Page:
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Our engineers over at the AV Labs have spotted recently a deluge of spam about a “traffic ticket” that purports to come from a state department in New York. The said spam has a compressed file attachment that, once extracted, contains a file that bears the icon of a normal Adobe .PDF file. Mimicing file icons, of course, is a common tactic used by criminals to appease any doubts or worries from recipients of such emails, which are actually malicious in nature.

“The malware appears to be sent from a botnet of unknown origin.” says GFI Spyware Researcher Adam Thomas.

When this supposed .PDF file is “opened,” it connects to sfkdhjnsfjg(dot)ru (a server in Ukraine) to download and execute the file, pusk3.exe. This .EXE file, detected as Trojan.Win32.Generic.pak!cobra, is a dropper/downloader. As of this writing, it drops/downloads a rogue AV and TDL rootkit variants.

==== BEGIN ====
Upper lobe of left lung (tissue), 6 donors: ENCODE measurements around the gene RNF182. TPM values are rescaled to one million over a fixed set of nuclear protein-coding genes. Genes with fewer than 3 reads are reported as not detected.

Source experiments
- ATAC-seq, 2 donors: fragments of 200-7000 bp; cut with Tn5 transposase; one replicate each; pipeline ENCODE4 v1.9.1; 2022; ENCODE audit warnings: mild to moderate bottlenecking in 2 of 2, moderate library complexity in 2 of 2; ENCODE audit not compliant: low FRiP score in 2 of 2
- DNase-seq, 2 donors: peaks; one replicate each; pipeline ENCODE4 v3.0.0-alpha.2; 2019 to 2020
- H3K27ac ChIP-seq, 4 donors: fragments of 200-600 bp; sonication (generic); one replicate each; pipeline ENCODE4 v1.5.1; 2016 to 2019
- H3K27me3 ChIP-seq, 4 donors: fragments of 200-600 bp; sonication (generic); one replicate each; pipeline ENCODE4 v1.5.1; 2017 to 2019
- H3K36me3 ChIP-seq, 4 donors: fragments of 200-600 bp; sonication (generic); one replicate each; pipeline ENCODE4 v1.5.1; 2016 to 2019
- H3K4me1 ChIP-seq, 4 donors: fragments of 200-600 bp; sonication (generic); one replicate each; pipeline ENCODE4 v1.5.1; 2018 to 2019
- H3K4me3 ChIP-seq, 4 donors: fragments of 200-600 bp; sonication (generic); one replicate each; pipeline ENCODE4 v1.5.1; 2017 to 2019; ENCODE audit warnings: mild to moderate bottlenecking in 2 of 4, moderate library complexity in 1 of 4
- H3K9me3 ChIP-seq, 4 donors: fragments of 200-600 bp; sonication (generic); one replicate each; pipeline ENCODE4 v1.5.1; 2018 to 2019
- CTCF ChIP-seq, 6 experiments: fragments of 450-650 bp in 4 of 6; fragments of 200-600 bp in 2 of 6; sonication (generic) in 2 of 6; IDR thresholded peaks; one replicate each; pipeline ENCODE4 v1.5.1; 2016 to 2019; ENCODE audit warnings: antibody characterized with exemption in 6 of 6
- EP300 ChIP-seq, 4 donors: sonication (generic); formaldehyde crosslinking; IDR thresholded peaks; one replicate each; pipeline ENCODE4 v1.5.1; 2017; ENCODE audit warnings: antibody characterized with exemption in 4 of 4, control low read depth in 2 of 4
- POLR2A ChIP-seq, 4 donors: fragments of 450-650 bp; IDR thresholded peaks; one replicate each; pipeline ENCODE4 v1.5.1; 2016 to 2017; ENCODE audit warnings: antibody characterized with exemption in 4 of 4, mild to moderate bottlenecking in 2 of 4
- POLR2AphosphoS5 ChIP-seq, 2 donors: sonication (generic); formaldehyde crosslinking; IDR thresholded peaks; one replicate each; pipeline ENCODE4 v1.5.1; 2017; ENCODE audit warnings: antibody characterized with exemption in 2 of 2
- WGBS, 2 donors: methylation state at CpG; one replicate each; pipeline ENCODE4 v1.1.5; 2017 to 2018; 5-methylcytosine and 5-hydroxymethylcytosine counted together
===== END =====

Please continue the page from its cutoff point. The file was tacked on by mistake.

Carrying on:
CNN has written an article about this ticket spam early last month. Seeing that it’s still getting attention, we can surmise that it still is very much at large.

VIPRE users are already protected from ever accessing and downloading interesting “goodies” from the .RU site. And you can protect yourself from nasty attachments pretending to be something else by enabling file extension names of all files on your system. It’s a simple thing to do, yet it can save you from computer security disasters.

Jovi Umawing (Thanks to Adam Thomas for the analysis)